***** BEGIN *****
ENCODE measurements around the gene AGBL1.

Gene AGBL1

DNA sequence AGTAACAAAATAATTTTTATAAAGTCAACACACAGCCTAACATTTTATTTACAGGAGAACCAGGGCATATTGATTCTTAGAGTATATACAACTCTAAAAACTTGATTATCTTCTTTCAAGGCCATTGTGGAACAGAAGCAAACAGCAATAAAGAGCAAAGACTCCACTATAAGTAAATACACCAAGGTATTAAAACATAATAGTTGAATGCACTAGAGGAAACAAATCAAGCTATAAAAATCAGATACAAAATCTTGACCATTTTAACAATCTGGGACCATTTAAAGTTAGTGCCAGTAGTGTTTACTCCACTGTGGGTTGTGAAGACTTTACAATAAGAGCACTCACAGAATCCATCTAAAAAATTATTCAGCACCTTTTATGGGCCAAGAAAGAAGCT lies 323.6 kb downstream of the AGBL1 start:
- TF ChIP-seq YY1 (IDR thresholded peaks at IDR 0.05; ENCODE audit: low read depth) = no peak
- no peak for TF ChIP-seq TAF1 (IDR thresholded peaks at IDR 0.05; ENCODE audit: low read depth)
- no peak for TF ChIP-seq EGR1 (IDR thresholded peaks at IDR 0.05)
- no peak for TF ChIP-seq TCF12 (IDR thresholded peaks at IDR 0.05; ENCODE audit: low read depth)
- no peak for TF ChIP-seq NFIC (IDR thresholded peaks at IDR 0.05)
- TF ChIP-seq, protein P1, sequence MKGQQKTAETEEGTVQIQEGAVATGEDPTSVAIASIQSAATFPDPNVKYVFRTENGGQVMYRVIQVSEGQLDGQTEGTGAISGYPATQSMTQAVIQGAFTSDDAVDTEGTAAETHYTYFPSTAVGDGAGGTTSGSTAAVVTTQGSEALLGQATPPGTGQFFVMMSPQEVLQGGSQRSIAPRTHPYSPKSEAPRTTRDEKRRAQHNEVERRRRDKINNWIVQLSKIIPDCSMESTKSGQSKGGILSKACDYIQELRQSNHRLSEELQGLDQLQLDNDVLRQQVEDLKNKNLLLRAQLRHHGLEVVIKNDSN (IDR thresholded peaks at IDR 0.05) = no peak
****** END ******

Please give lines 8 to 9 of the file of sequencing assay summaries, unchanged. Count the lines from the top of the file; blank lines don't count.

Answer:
- no peak for TF ChIP-seq NFIC (IDR thresholded peaks at IDR 0.05)
- TF ChIP-seq, protein P1, sequence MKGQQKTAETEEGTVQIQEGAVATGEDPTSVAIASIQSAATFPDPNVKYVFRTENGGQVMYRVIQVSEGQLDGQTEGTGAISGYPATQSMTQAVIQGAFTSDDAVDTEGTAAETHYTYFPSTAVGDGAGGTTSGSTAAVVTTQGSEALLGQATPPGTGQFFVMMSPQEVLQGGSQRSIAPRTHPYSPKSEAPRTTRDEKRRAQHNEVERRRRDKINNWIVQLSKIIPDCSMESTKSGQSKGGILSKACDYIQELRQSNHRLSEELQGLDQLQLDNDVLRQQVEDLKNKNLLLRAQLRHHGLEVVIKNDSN (IDR thresholded peaks at IDR 0.05) = no peak